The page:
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Tabata Intervals: A Simple and Effective Protocol For Cyclists and Endurance Athletes

Arun Gray

The recent interest in high-intensity interval training has seen the term Tabata applied to many different exercise regimens, but did you know that one of the original studies was performed on a bicycle? The training protocol of repeated twenty-second work periods coupled with ten-second rest periods was first introduced by Kouichi Irisawa. Irisawa was a head coach of the Japanese National Speed Skating Team. 

What would be the perfect workout? Short and effective? Well Tabata interval training might be just what you're after. The name "Tabata" gets thrown round an awful lot when talking about HIIT, but few people actually know what the original study consisted of. It has often been adapted to make their own less effective versions.

Izumi Tabata Protocol

In 1994, Izumi Tabata reported on training experiments that used this protocol on a cycle ergometer. Over a six-week period, his athletes underwent one of the following:

1. Moderate intensity endurance training at 70% of VO2 max for sixty minutes, five days per week.

2. Intermittent training intervals at 170% of VO2 max for 20 seconds with 10 seconds rest, repeated for seven to eight sets, five days per week.

The endurance-training group showed increased VO2 max from 53 ml/kg/min to 58 ml/kg/min - a rise of 5 ml/kg/min or 10%. The endurance training made no significant difference to anaerobic capacity, which would be important in short bursts of activity (as you might expect given that this mode of training did not stress anaerobic energy production). The interval training increased VO2 max by 7 ml/kg/min, slightly more than the endurance protocol, and also increased anaerobic capacity by 28%.

For each participant in the study a linear relationship between power and oxygen demand had been established, so this means that the above percentages can be used to approximate power gains, too. Breathing more oxygen might be interesting, but it’s of little use unless it can be converted into useful work.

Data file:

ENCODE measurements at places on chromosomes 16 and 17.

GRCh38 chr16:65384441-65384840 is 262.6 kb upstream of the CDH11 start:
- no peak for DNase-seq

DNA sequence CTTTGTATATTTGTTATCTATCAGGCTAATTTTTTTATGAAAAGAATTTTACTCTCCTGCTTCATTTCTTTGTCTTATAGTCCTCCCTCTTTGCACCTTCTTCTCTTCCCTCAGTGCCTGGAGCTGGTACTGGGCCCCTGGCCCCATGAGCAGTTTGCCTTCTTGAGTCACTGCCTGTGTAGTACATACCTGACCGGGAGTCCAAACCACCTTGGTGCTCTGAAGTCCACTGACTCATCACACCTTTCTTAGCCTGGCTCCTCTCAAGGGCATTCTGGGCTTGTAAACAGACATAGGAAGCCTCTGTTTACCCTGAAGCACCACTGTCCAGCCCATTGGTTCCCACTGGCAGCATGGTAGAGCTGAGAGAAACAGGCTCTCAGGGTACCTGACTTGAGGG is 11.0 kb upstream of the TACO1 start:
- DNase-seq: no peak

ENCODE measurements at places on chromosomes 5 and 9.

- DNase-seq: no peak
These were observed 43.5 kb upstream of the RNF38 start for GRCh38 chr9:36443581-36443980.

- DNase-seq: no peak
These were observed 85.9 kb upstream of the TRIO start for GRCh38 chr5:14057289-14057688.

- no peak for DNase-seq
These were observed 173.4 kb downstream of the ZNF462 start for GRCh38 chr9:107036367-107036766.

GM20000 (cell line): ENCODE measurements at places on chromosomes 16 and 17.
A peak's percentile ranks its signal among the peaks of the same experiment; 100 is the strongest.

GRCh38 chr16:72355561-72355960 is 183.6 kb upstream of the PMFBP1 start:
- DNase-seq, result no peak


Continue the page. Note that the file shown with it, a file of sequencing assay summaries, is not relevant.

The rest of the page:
It is not necessary to go to the expense of having a full VO2 max test to work out the levels of effort required to undertake this type of intermittent training. An approximation to the power output at VO2 max can be established by a simpler functional threshold power (FTP) test. The FTP test estimates the average power that could be sustained over sixty minutes. A typical way to do this test is to use a power meter on a turbo trainer and work flat out over twenty minutes. You record the average power and multiply this by 0.95 to estimate the power for sixty minutes. (Or you can, of course, do the test for sixty minutes - if you can do that!) The intensity for the Tabata-type intervals can then be established by taking this FTP figure and multiplying it by 1.7.

If you have a power meter or turbo trainer that can measure or estimate power you are all set. As this is a high-intensity exercise regime, you do need to make sure that it is suitable for you and that your bike and turbo are securely set up. A gym towel falling in the spokes during a twenty-second high intensity interval will certainly spoil your day.

Cyclist Turbo Trainer

Based upon this study, an exercise program would by comprised of:

1. Warm up for ten minutes.

2. Perform seven or more sets of intervals of 20secs (at 170% FTP) and 10secs rest.

3. Cool down.

Perform this five days per week. On the sixth day, perform thirty minutes at 70% and then do four Tabata-style intervals. Rest on the seventh day. Repeat for six weeks.

If you measure your FTP before and after this program, you should see some useful gains. So, if you are emerging from your winter training and wish to put in some finishing touches before some early events or have only just started to think about training for the year ahead, this might be a simple and effective protocol for you.


1. Tabata, Izumi et al., "Effects of moderate-intensity endurance and high-intensity intermittent training on anaerobic capacity and VO2max." Medicine & Science in Sports & Exercise Issue: Volume 28(10), October 1996, pp 1327-1330. 

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